Darwin's great work, The Origin of Species by Means of Natural Selection, appeared next year, and was heavily attacked because it did not support the depiction of creation given in the book of Genesis. Before Darwin, the French anatomist and botanist Jean-Babtiste de Lamarck (1744-1829) had stressed the variations in species, and had given in his books an account of human development that was plainly evolutionary in spirit. Darwin's argument that natural selection - the mechanism of evolution - worked automatically, leaving little or no room for divine guidance or design. All species, he reasoned, produce far too many offspring for them all to survive, and therefore those with favorable variations - owing to chance - are selected. "I am actually weary of telling people that I do not pretend to adduce [direct] evidence of one species changing into another, but I believe that this view is in the main correct, because so many phenomena can thus be grouped end explained."

    At Darwin's hands evolution matured into a well-developed scientific theory, which have been a constant target of religious or pseudo-scientific attacks of "young-Earthers". Especially in the United Staes in the 1980s and 1990s Christian fundamentalists enjoyed some political success, but "creation science" has never found much support in Europe among biologists. However, Darwin himself did not at first explicitly apply the evolutionary theory to human beings. "You ask me whether I shall discuss man," he wrote in 1857, "I think I shall avoid the whole subject, as so surrounded by prejudice." Darwin rejected the idea of mixing religion with science and wrote to the geologist Charles Lyell (1797-1875) in 1859, "I would give absolutely nothing for the theory of Natural Selection, if it requires miraculous additions at any one stage of descent." He also knew very well that his challenge to the Biblical doctrine would cause stress to his friends and family, among them his religious wife.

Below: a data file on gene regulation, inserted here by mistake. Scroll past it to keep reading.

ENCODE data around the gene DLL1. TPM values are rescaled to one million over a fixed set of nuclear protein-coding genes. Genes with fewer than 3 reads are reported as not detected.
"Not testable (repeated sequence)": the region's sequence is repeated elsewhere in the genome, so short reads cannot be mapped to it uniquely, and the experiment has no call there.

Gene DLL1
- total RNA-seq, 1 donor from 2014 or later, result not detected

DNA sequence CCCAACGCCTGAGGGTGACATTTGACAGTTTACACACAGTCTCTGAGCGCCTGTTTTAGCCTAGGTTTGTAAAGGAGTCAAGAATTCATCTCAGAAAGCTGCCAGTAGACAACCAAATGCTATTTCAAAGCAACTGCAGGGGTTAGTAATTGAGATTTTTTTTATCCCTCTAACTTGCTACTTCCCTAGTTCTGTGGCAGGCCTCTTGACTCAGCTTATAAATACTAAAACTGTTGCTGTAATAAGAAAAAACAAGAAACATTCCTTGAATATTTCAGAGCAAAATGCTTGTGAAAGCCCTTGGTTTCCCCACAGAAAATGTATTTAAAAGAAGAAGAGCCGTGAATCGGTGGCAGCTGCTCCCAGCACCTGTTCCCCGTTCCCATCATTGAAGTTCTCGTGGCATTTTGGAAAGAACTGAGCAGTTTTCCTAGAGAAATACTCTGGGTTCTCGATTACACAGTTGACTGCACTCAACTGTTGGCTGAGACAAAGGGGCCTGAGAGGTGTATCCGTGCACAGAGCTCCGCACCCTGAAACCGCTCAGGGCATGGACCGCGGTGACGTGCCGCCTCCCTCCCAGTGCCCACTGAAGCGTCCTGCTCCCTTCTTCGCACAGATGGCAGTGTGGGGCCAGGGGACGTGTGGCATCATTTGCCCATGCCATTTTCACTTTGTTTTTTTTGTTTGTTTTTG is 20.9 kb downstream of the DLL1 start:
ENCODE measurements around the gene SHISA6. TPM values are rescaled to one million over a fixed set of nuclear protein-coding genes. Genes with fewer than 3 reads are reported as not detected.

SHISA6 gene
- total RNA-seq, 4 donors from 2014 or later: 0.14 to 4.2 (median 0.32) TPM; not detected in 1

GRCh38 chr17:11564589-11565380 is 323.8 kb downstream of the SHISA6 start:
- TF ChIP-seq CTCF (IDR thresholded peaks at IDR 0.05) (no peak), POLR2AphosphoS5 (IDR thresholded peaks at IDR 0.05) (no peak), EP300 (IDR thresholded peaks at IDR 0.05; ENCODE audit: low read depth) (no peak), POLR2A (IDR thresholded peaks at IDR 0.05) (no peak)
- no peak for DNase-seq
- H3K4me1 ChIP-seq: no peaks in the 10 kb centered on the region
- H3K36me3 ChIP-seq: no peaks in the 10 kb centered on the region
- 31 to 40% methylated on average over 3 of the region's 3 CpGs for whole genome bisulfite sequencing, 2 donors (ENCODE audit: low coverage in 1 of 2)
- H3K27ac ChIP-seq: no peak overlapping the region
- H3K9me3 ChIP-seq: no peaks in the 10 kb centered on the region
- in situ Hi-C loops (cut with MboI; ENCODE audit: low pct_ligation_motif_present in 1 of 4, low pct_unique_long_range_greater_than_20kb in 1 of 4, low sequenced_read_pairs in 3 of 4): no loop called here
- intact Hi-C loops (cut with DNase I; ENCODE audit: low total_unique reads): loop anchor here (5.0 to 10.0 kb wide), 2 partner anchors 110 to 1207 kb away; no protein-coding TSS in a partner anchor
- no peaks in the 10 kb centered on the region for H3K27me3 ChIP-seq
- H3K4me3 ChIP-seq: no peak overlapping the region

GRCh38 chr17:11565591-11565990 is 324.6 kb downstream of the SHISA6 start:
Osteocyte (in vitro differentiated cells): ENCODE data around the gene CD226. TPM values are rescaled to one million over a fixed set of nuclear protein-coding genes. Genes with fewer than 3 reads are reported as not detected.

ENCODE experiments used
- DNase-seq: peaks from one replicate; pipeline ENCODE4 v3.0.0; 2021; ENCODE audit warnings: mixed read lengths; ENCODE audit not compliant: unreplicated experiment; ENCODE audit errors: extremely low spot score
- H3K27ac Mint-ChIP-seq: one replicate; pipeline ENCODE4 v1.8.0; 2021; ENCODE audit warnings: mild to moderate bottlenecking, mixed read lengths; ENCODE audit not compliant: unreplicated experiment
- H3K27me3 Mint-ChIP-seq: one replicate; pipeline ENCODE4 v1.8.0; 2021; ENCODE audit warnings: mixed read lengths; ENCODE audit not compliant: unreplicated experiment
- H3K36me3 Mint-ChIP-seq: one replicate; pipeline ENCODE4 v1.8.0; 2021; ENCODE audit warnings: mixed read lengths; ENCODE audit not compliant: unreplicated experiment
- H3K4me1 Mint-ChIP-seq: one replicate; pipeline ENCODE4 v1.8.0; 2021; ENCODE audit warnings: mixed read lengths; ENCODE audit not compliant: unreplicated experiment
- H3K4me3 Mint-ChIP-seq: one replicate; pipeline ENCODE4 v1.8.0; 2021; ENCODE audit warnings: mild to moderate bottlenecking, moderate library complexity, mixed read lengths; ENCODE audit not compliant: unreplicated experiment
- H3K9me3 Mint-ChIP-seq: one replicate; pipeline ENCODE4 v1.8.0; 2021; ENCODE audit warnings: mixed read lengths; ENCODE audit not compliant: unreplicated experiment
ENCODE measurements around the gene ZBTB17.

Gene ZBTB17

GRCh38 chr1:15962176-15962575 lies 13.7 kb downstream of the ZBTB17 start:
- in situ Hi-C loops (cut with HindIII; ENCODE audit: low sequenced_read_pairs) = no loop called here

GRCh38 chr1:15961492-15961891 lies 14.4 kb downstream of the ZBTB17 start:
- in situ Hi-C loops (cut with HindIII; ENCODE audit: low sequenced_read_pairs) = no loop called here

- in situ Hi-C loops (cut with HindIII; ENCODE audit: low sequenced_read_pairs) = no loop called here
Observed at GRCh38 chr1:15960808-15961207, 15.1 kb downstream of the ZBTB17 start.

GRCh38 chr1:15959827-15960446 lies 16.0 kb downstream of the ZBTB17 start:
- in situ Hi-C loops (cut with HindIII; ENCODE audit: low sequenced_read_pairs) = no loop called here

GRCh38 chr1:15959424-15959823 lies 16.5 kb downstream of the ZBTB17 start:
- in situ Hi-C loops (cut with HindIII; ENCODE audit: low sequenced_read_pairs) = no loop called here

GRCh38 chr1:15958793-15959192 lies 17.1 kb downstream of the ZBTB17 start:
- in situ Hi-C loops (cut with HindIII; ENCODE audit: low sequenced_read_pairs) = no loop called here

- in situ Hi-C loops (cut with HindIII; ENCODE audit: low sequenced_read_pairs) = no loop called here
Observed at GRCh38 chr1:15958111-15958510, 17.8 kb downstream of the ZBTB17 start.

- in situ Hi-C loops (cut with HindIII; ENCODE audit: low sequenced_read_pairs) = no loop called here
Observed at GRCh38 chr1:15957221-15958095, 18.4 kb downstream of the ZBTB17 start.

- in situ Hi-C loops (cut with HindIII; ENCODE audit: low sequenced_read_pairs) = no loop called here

The popular view - after Darwin's hypothesis was accepted widely - was that Man is descended from the apes which led Disraeli to say that as between Man an ape or an angel, he was "on the side of the angels." In a letter Darwin himself expressed his own doubts about his revolutionary thinking: "Would any one trust in the convictions of a monkey's mind...?" T.H. Huxley did not see any reason to hesitate and published in his Man Place in Nature (1863) an application of the theory and Darwin followed him in THE DESCENT OF MAN, AND SELECTION IN RELATION TO SEX (1871) and EXPRESSION OF EMOTIONS IN MAN AND ANIMALS (1872), which showed the similarities between animals and man in the expression of emotions and was the start of the science of ethnology. The remainder of Darwin's books deal with plants. In INSECTIVOROUS PLANTS (1875) he explored how a plant - the sundew - catches, ingests, and digests flies.

    Darwin's voyage with the Royal Navy's H.M.S. Beagle is recorded in the JOURNAL OF RESEARCHES (1836), a blend of scientific reporting and travel writing, one of the best travel books ever written. Also Alfred Wallace wrote a travel book, The Malay Archipelago. Darwin died in Down, Kent, on April 19, 1882. It it thought that Darwin suffered from Chagas's disease, when bitten by a bug during his scientific studies in South America. This would account for his fainting and other symptoms. Darwin's works have had deep a influence also outside the field of natural sciences. Applied to politics it led to the talk about "favored races" and the doctrine that nations struggle in order that the fittest shall survive. Darwin himself once wrote: "Believing as I do that man in the distant future will be a more perfect creature than he is now, it is an intolerable thought that he and all other sentient beings are doomed to complete annihilation after such long-continued slow progress. To those who freely admit the immortality of the human soul, the destruction of our world will not appear so dreadful."